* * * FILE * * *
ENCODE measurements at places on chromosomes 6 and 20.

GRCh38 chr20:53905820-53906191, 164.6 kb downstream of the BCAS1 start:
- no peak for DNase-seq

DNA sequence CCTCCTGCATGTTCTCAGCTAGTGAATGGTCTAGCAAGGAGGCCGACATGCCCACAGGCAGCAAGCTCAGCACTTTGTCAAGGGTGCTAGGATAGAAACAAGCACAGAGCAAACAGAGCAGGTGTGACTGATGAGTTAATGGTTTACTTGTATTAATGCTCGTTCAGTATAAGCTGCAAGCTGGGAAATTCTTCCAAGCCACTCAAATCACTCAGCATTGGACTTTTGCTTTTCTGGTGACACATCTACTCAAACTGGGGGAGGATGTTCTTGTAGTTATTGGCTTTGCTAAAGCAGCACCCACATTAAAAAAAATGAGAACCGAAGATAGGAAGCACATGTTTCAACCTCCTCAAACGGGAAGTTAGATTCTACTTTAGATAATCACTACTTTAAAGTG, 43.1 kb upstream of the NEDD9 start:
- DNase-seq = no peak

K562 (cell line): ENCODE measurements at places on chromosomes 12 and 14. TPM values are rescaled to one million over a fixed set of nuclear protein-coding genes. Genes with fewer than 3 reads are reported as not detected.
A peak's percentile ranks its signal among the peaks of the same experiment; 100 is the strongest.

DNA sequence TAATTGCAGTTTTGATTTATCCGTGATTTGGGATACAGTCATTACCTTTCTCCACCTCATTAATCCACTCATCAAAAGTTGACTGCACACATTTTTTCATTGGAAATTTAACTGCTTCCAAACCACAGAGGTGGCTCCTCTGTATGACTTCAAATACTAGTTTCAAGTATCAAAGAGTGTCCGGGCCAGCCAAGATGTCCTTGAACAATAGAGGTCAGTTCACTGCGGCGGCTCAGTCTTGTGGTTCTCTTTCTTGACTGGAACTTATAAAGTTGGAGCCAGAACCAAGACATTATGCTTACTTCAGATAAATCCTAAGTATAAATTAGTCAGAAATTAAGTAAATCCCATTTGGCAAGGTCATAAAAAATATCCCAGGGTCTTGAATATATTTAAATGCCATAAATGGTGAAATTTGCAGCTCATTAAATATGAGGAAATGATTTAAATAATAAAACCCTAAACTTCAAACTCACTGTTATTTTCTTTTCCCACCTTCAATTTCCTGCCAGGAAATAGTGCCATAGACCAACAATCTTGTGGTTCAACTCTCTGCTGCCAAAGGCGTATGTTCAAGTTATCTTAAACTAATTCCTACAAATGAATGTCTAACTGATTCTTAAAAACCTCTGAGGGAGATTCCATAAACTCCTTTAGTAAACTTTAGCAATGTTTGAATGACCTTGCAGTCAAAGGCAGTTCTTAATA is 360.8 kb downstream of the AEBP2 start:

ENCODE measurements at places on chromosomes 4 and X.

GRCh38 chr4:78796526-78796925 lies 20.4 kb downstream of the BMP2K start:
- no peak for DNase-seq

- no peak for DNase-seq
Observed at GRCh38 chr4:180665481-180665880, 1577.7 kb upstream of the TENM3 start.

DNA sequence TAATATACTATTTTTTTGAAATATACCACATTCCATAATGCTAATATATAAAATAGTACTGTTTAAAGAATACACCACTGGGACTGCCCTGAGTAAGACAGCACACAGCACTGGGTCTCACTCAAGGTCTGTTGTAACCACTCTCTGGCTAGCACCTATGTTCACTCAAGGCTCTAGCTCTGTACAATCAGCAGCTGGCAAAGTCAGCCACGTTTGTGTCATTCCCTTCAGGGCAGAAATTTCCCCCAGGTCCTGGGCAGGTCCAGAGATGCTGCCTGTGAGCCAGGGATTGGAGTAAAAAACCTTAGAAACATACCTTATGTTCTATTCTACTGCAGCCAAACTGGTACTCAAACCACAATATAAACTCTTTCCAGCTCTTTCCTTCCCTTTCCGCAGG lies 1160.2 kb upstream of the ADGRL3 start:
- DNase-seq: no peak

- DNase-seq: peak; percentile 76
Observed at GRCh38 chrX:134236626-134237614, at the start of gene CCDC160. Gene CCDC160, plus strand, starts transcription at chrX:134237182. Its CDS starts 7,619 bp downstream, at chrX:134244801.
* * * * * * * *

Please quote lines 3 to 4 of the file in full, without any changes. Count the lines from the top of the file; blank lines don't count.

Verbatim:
- no peak for DNase-seq

DNA sequence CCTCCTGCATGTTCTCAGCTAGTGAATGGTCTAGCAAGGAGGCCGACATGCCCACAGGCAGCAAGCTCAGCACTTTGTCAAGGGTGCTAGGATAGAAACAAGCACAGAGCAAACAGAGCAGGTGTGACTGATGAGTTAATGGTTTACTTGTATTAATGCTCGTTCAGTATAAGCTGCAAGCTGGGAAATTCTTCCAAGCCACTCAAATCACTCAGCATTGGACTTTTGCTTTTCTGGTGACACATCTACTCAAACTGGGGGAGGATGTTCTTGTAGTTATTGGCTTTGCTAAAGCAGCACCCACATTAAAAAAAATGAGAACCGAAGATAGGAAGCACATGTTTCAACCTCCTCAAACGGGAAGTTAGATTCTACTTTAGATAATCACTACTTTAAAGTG, 43.1 kb upstream of the NEDD9 start: